Modeling a vertical spring system with one mass is a pretty common problem. I looked around online and found some horizontal spring systems with two masses, but no examples of a vertical one.

I'm curious, how would you set up equations modeling a vertical spring system like this: $$ ----\\ \wedge \\ \vee \\ \wedge \\ \vee\\ (m_1)\\ \wedge\\ \vee\\ \wedge\\ \vee\\ (m_2) $$

Where the first spring has constant $k_1$, and the second $k_2$. I'll let $y_1(t)$ be the position of the top mass away from its equilibrium, and $y_2(t)$ the position of the bottom mass away from its equilibrium. I choose down to be the positive direction.

For the bottom mass, there is an upward force of $k_2y_2$, and a downward gravitational force of $m_2g$. So one equation should be $$ m_2y_2''=-k_2y_2+m_2g $$ For the top mass, the first spring pulls up with force $-k_1y_1$ and a downward gravitational force of $m_1g$. I'm not sure how to account for the forces of the second spring and second mass acting of the first mass. Is the equation something like $$ m_1y_1''=-k_1y_1+m_1g+\text{ something?} $$

I'm just curious how you would correctly set up the equations for this system. Thanks.


2 Answers 2


Since it seems you are not incorporating a damping term, I'll proceed under that assumption.

Let $k_i$ denote the spring constant for the spring above mass $m_i$, $i=1,2$. Then by Newton's Second Law $F=ma$ and Hooke's Law which says that the restorative force of the $y$ units beyond its equilibrium position, i.e. $F_\text{restorative}=-ky$, we get \begin{align} m_1y''_1&=\overbrace{-k_1y_1}^{\text{Hooke's Law from above}}\underbrace{-k_2(y_1-y_2)}_{\text{Hooke's Law from below}},\\ m_2y''_2&=\underbrace{-k_2(y_2-y_1)}_{\text{Hooke's Law from above}} \end{align} which is a linear coupled system in $y_1$ and $y_2$.

To see how Hooke's Law leads to these terms, first displace mass $m_1$ by $y_1$ units (taking "down" as the positive direction). Then Hooke's Law says spring 1 has a restoring force of $-k_1y_1$. Now pull mass $m_2$ down $y_2$ units. Since the total displacement of mass $m_2$ from its equilibrium position is $y_2-y_1$, this explains the Hooke's Law term $-k_2(y_2-y_1)$ in the second equation. Finally, to see where the second Hooke's Law term in the first equation comes from, just note that that will be the same force we just found for the second mass, $-k_2(y_2-y_1)$, but when it acts on the first mass, it will be in the opposite direction, so it will be $-k_2(y_1-y_2)$ which we can write as $+k_2(y_2-y_1)$ if you prefer.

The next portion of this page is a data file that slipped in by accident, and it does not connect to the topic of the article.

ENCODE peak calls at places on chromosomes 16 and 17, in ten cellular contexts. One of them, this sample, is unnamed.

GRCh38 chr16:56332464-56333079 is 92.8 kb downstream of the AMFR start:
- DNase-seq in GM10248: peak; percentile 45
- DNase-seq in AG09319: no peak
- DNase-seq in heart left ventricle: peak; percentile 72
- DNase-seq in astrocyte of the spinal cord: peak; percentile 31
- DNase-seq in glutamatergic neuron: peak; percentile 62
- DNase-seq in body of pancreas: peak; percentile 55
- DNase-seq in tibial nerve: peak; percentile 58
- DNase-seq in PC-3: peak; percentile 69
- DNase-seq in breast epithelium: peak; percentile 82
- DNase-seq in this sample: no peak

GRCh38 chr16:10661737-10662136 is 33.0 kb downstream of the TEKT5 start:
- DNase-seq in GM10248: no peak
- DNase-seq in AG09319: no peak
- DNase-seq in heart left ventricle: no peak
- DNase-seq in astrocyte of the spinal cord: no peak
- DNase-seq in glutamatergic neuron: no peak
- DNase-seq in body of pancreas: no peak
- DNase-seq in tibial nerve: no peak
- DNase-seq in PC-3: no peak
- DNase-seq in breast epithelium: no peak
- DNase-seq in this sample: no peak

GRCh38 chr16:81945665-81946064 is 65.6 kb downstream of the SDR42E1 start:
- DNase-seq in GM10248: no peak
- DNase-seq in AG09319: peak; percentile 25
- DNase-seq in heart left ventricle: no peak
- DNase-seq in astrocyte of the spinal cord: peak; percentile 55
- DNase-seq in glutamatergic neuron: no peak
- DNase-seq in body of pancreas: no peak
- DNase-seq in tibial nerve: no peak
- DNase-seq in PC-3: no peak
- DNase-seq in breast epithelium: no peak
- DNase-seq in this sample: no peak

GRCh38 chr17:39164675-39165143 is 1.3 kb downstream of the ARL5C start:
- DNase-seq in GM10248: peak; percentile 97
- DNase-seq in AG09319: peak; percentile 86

• $\begingroup$ Thanks JohnD, can you explain how Hooke's law gives the terms $-k_2(y_1-y_2)$ and $-k_2(y_2-y_1)$? Are $y_1-y_2$ and $y_2-y_1$ displacements of something? (Sorry, it's been about 9 years since I took physics.) $\endgroup$
    – Selena Tay
    Commented Nov 22, 2014 at 20:23
  • $\begingroup$ Yes, $y_1$ and $y_2$ are the position of mass $m_1$ and m_2$, respectively. I edited to add that explanation. $\endgroup$
    – JohnD
    Commented Nov 22, 2014 at 20:41
  • $\begingroup$ I see now, so gravitational force doesn't show up explicitly. Thanks again. $\endgroup$
    – Selena Tay
    Commented Nov 22, 2014 at 21:31
  • 1
    $\begingroup$ Can someone explain why doesn't the gravitational force show explicitly? $\endgroup$ Commented Nov 21, 2015 at 11:55

For a damping and drive-free system;

Note that Hooke's Law states $F_s = -k\Delta y$, and since we take our initial position measurement at equilibrium, $F_s=-ky$.

Suppose that mass 2 is fixed at its equilibrium and mass 1 is free to oscillate. Summing the forces acting on mass 1 gives $\sum F_{1, free 1} = -k_1 y_1-k_2 y_1$, because both springs want to restore mass 1 to equilibrium.

Now have mass 1 fixed and mass 2 free to move. The total force on mass 1 is $\sum_{1, free 2} = -(-k_2 y_2)=k_2 y_2$, because the force on mass 1 acts opposite to the restoring force on mass 2.

By Newton's Second Law, $$\sum F_1 = -k_1 y_1-k_2 y_1 + k_2 y_2 = -k_1 y_1 -k_2(y_1 - y_2) = m_1 y_1''$$ where we can see Hooke's Law for each spring interacting with mass 1.

Similarly, suppose mass 2 is fixed at equilibrium and mass 1 is free to move, then $\sum F_{2, free 1} = -(-k_2 y_1) = k_2 y_1 $, because the force on mass 2 acts opposite to the restoring force on mass 1.

Then, when mass 1 is fixed at equilibrium and mass 2 is free to move, $\sum F_{2, free 2} = -k_2 y_2$, by Hooke's Law.

Applying Newtons Second Law, $$\sum F_2 = -k_2 y_2 + k_2 y_1 = -k_2(y_2-y_1) = m_2 y_2''$$

So, our equations would be

$$ m_1 y_1'' = -k_1 y_1 -k_2(y_1 - y_2) $$ $$ m_2 y_2''= -k_2(y_2-y_1) $$

Put simply, the reason gravity is left out is that we can define a new equilibrium position where the force of gravity is balanced by the restoring force of the spring over some distance $d$ such that $-kd+mg=0$.


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